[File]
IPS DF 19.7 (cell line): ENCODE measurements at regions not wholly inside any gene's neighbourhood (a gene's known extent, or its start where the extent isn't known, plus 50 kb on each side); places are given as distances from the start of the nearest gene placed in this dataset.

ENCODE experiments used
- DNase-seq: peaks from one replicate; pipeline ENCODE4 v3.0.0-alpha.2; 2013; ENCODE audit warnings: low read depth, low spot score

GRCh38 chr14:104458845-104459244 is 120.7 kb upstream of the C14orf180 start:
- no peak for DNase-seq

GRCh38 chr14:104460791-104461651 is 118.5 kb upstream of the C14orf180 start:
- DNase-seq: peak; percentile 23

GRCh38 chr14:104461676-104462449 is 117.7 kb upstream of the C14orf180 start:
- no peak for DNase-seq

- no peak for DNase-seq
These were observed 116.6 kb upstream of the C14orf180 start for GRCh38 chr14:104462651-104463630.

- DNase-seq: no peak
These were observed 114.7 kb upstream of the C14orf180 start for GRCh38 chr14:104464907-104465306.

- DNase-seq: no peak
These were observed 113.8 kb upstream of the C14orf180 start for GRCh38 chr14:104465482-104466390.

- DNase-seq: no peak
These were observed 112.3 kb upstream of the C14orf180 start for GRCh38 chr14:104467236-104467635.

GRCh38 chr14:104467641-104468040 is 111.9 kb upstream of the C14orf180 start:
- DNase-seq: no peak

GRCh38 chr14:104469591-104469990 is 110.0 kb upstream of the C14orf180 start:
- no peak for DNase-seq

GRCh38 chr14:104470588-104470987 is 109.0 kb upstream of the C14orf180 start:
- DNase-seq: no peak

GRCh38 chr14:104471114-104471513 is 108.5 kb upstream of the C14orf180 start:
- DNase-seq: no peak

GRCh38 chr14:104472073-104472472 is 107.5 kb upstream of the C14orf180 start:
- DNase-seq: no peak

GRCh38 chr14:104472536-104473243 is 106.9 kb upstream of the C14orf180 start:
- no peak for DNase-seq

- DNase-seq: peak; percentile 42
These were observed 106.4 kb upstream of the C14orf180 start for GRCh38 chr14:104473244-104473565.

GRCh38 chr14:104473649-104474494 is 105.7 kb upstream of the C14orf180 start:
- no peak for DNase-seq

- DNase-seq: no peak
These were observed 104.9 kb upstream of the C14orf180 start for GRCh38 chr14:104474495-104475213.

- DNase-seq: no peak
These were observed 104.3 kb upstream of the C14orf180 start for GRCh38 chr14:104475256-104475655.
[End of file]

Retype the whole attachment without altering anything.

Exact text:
IPS DF 19.7 (cell line): ENCODE measurements at regions not wholly inside any gene's neighbourhood (a gene's known extent, or its start where the extent isn't known, plus 50 kb on each side); places are given as distances from the start of the nearest gene placed in this dataset.

ENCODE experiments used
- DNase-seq: peaks from one replicate; pipeline ENCODE4 v3.0.0-alpha.2; 2013; ENCODE audit warnings: low read depth, low spot score

GRCh38 chr14:104458845-104459244 is 120.7 kb upstream of the C14orf180 start:
- no peak for DNase-seq

GRCh38 chr14:104460791-104461651 is 118.5 kb upstream of the C14orf180 start:
- DNase-seq: peak; percentile 23

GRCh38 chr14:104461676-104462449 is 117.7 kb upstream of the C14orf180 start:
- no peak for DNase-seq

- no peak for DNase-seq
These were observed 116.6 kb upstream of the C14orf180 start for GRCh38 chr14:104462651-104463630.

- DNase-seq: no peak
These were observed 114.7 kb upstream of the C14orf180 start for GRCh38 chr14:104464907-104465306.

- DNase-seq: no peak
These were observed 113.8 kb upstream of the C14orf180 start for GRCh38 chr14:104465482-104466390.

- DNase-seq: no peak
These were observed 112.3 kb upstream of the C14orf180 start for GRCh38 chr14:104467236-104467635.

GRCh38 chr14:104467641-104468040 is 111.9 kb upstream of the C14orf180 start:
- DNase-seq: no peak

GRCh38 chr14:104469591-104469990 is 110.0 kb upstream of the C14orf180 start:
- no peak for DNase-seq

GRCh38 chr14:104470588-104470987 is 109.0 kb upstream of the C14orf180 start:
- DNase-seq: no peak

GRCh38 chr14:104471114-104471513 is 108.5 kb upstream of the C14orf180 start:
- DNase-seq: no peak

GRCh38 chr14:104472073-104472472 is 107.5 kb upstream of the C14orf180 start:
- DNase-seq: no peak

GRCh38 chr14:104472536-104473243 is 106.9 kb upstream of the C14orf180 start:
- no peak for DNase-seq

- DNase-seq: peak; percentile 42
These were observed 106.4 kb upstream of the C14orf180 start for GRCh38 chr14:104473244-104473565.

GRCh38 chr14:104473649-104474494 is 105.7 kb upstream of the C14orf180 start:
- no peak for DNase-seq

- DNase-seq: no peak
These were observed 104.9 kb upstream of the C14orf180 start for GRCh38 chr14:104474495-104475213.

- DNase-seq: no peak
These were observed 104.3 kb upstream of the C14orf180 start for GRCh38 chr14:104475256-104475655.